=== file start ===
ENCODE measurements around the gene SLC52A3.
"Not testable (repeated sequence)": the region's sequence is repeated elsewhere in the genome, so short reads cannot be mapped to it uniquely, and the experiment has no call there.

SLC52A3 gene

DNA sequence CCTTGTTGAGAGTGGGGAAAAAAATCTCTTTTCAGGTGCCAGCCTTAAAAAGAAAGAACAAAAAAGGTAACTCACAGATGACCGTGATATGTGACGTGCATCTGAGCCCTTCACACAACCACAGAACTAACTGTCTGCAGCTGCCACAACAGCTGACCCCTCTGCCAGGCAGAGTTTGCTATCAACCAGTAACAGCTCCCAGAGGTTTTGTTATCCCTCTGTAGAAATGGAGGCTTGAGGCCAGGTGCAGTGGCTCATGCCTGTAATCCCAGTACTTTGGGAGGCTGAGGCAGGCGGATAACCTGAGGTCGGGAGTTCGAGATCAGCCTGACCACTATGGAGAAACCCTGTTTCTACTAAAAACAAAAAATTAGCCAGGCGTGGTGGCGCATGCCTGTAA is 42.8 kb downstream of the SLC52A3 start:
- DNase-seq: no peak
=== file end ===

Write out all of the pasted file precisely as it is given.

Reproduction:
ENCODE measurements around the gene SLC52A3.
"Not testable (repeated sequence)": the region's sequence is repeated elsewhere in the genome, so short reads cannot be mapped to it uniquely, and the experiment has no call there.

SLC52A3 gene

DNA sequence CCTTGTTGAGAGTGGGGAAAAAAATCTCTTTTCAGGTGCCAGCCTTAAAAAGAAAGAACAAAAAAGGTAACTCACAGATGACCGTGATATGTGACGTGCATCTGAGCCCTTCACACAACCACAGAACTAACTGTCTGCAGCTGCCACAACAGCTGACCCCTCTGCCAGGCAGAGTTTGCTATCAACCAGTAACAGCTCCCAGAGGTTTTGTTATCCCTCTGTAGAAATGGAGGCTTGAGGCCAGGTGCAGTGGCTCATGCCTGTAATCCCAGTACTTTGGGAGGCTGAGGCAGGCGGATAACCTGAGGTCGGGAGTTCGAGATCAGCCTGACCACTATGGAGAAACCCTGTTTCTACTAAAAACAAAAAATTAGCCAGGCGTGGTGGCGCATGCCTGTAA is 42.8 kb downstream of the SLC52A3 start:
- DNase-seq: no peak